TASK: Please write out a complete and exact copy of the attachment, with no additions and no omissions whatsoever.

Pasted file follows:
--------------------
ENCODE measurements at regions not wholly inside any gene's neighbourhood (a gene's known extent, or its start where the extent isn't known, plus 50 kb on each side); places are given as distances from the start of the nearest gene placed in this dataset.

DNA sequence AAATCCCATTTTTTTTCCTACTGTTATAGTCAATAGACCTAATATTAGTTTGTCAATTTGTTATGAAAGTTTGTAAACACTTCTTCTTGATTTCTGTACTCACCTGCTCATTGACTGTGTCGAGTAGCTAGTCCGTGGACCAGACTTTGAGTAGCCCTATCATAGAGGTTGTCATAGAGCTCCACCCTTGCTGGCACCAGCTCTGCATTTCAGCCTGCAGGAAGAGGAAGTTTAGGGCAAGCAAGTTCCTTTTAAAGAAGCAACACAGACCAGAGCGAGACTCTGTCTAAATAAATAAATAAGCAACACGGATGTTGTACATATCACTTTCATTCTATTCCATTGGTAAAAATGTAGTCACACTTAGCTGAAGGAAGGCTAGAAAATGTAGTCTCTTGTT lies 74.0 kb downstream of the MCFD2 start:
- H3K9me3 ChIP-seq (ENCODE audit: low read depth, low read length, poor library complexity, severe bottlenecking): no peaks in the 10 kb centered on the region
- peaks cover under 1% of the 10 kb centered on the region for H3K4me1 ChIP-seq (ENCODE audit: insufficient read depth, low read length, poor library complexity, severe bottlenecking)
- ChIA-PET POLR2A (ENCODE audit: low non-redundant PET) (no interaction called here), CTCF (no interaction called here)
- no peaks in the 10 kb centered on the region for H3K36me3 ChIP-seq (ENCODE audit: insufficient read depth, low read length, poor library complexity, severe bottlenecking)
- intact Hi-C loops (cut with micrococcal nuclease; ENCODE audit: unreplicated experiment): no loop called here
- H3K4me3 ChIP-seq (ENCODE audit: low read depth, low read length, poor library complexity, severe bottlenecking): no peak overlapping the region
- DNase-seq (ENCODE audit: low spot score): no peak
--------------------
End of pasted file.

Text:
ENCODE measurements at regions not wholly inside any gene's neighbourhood (a gene's known extent, or its start where the extent isn't known, plus 50 kb on each side); places are given as distances from the start of the nearest gene placed in this dataset.

DNA sequence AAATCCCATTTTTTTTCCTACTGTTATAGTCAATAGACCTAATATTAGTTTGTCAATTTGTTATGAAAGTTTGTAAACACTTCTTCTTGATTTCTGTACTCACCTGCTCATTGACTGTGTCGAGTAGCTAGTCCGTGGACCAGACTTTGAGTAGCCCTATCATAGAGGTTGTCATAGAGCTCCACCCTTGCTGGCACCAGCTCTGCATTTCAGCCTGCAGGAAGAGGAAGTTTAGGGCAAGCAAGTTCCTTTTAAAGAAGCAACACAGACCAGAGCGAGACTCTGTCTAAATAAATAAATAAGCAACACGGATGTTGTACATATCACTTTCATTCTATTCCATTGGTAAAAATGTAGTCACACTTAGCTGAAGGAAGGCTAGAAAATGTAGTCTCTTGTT lies 74.0 kb downstream of the MCFD2 start:
- H3K9me3 ChIP-seq (ENCODE audit: low read depth, low read length, poor library complexity, severe bottlenecking): no peaks in the 10 kb centered on the region
- peaks cover under 1% of the 10 kb centered on the region for H3K4me1 ChIP-seq (ENCODE audit: insufficient read depth, low read length, poor library complexity, severe bottlenecking)
- ChIA-PET POLR2A (ENCODE audit: low non-redundant PET) (no interaction called here), CTCF (no interaction called here)
- no peaks in the 10 kb centered on the region for H3K36me3 ChIP-seq (ENCODE audit: insufficient read depth, low read length, poor library complexity, severe bottlenecking)
- intact Hi-C loops (cut with micrococcal nuclease; ENCODE audit: unreplicated experiment): no loop called here
- H3K4me3 ChIP-seq (ENCODE audit: low read depth, low read length, poor library complexity, severe bottlenecking): no peak overlapping the region
- DNase-seq (ENCODE audit: low spot score): no peak